“I had one of the protesters literally standing inches from my face, screaming at me, at full volume,” she said.
While supporters of the buffer law agree that shooting rampages, like the one carried out by John C. Salvi III at two Brookline clinics in 1994 that killed two women, are the extreme, they would regularly see aggressive protesters harassing patients, physically contacting them, and threatening them, blocking them from leaving their cars or entering the facilities.
Walz cited a history of violent protests dating back to the 1980s, when a group called Operation Rescue would strategically block entrances, or go into clinics and block rooms. Then, a group that called itself Operation Pink that supported abortion rights began to confront the protesters, which fueled public safety concerns. The 2007 law was meant to restrict any type of advocacy within the 35-foot buffer zone.
“It has dialed down the tension outside the door, and it feels less acrimonious,” said Teresa Roberts, 46, a nurse who worked at Planned Parenthood’s Brookline offices when Salvi went on the rampage in 1994. After a brief leave from Planned Parenthood, she returned to the agency in 2003.
“People are able to communicate, to express themselves, but it feels safer to staff, and, I believe, to patients,” she said. “There’s less of a sense of intimidation and tension, the yelling, following, stalking.”
“The law strikes the right balance, and everyone on the sidewalk, protesters, patients, staff, are safe,” Walz said, arguing that the zone is no different than buffer zones regulating conduct around schools, polling places, funerals, even the US Supreme Court.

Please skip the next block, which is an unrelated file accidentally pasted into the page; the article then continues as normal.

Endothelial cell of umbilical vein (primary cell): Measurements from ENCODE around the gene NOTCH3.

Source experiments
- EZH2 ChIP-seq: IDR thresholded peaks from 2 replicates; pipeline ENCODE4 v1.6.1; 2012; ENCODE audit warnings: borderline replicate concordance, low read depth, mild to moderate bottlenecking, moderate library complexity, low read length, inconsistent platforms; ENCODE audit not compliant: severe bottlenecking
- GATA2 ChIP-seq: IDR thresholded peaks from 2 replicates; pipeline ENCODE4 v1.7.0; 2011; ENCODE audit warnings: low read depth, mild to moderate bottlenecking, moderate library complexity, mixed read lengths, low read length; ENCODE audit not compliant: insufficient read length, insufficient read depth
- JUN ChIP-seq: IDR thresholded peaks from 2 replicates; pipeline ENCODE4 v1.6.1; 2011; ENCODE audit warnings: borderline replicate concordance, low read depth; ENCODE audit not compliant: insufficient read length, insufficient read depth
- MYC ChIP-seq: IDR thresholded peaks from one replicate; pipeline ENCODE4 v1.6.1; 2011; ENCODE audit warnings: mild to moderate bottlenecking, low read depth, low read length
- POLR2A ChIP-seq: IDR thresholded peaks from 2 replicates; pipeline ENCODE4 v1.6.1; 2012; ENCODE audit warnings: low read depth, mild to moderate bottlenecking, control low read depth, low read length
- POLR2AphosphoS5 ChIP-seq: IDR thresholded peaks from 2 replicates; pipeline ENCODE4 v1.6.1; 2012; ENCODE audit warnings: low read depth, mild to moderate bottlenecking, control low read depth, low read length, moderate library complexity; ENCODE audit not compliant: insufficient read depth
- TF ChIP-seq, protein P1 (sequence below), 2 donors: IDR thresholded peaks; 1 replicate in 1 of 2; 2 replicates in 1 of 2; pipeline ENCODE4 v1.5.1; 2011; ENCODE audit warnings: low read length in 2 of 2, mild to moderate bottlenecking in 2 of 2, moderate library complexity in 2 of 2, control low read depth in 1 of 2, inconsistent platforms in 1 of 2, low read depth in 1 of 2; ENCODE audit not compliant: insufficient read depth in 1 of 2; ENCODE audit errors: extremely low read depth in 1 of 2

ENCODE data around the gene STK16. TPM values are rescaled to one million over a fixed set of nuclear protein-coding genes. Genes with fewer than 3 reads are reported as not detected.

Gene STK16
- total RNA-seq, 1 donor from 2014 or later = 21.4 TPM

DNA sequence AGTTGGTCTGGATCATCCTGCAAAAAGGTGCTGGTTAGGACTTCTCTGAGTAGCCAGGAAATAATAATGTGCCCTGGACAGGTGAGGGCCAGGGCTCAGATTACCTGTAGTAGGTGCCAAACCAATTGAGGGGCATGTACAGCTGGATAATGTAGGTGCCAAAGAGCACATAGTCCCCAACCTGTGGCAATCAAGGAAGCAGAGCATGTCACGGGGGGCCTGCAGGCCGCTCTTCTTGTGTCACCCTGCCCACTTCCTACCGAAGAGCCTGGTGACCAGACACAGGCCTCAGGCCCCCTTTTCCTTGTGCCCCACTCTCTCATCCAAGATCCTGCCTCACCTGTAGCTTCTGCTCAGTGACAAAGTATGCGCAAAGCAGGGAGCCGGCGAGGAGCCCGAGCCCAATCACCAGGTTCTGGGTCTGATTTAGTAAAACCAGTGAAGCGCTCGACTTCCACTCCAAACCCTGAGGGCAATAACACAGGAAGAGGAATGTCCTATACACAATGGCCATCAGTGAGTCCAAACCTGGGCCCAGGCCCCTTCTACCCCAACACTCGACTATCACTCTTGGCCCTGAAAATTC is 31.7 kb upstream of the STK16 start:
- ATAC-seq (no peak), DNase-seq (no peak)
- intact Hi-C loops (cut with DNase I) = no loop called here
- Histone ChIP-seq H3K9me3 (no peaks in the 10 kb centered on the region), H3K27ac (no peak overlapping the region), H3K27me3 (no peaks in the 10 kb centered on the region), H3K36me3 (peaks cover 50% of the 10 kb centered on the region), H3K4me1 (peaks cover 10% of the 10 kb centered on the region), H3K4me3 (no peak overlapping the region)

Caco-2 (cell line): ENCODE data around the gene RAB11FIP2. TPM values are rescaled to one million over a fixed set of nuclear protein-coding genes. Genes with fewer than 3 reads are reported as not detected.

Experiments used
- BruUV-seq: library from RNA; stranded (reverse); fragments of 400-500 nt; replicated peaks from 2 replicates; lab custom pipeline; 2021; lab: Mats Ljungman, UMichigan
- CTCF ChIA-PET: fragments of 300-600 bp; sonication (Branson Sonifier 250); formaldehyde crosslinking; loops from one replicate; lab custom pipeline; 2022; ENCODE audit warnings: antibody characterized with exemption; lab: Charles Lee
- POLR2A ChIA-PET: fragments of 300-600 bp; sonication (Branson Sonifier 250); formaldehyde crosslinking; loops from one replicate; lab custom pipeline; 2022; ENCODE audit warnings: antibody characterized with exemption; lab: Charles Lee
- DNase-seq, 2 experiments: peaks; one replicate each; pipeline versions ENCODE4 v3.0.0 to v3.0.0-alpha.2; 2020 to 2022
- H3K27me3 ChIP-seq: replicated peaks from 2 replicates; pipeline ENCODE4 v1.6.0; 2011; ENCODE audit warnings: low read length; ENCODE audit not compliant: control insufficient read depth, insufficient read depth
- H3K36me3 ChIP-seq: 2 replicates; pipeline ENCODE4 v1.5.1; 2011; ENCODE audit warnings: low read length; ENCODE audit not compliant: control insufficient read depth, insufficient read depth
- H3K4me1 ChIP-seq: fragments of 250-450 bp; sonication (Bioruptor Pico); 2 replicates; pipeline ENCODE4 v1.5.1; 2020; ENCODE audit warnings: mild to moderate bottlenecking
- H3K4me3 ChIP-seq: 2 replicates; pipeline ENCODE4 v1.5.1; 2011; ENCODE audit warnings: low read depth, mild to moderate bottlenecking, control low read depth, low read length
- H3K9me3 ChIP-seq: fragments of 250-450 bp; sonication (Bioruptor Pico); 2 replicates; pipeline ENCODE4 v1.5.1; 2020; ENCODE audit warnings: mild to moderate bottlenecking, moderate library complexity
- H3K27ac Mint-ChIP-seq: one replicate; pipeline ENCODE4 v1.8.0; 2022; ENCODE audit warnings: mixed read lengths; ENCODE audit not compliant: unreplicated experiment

Only two other states, Colorado and Montana, have statewide buffer zone laws for health clinics. In recent years, however, municipalities across the country have created fixed buffer zones similar to Massachusetts’ 2007 law. San Francisco, for instance, recently filed a court brief supporting the Massachusetts law, and Portland, Maine, recently created a 39-foot buffer zone.
Opponents of Massachusetts’ 2007 law, and the petitioners in the case, argue that the US Supreme Court review could decide the future of those laws as well, which they argue are far more intrusive than past laws because the buffer zone keeps them too far from patients, interfering with their ability to communicate with them.
“This is really a First Amendment case,” said Philip Moran, a Salem-based lawyer who is part of the team representing the five protesters in the case. “There’s a big difference between being able to speak to someone eye to eye, in a conversational tone, compared to speaking to someone 35 feet away with a bullhorn.”
He argued that, because the Massachusetts law applies only to abortion clinics, it targets specific speech. He also argued that, while protesters are restricted from the zone, Planned Parenthood employees are allowed to enter the zone, which they say is advocacy in favor of abortion.
The US Court of Appeals for the First Circuit, in upholding the buffer law in January, had ruled that the First Amendment does not guarantee an attentive audience, especially one “available at close range.” The court also determined that the protesters had appropriate access to patients, and that it was OK for the law to apply to abortion clinics only, because officials had identified a specific public safety concern.
“We have tried to balance an important concern over rights of expression, but most importantly, that right has to be balanced with another right — the concern for public safety, for public access,” Coakley said.
Outside the clinic on a recent Saturday, Schiavone, Anthony, and other protesters were at their usual places among the buffer zone’s edge.
“They kill babies at Planned Parenthood,” one man repeatedly yelled to anyone who walked into the clinic.
Schiavone and Anthony said they don’t engage in violence or intimidation. Anthony said he has been assaulted by the boyfriend of a woman he tried to approach.
He said he considers himself a peaceful demonstrator, not a protester, and argued that his speech should not be obstructed, based on the concerns of others.
“I’m not here to protest, I’m here to help save lives,” he said.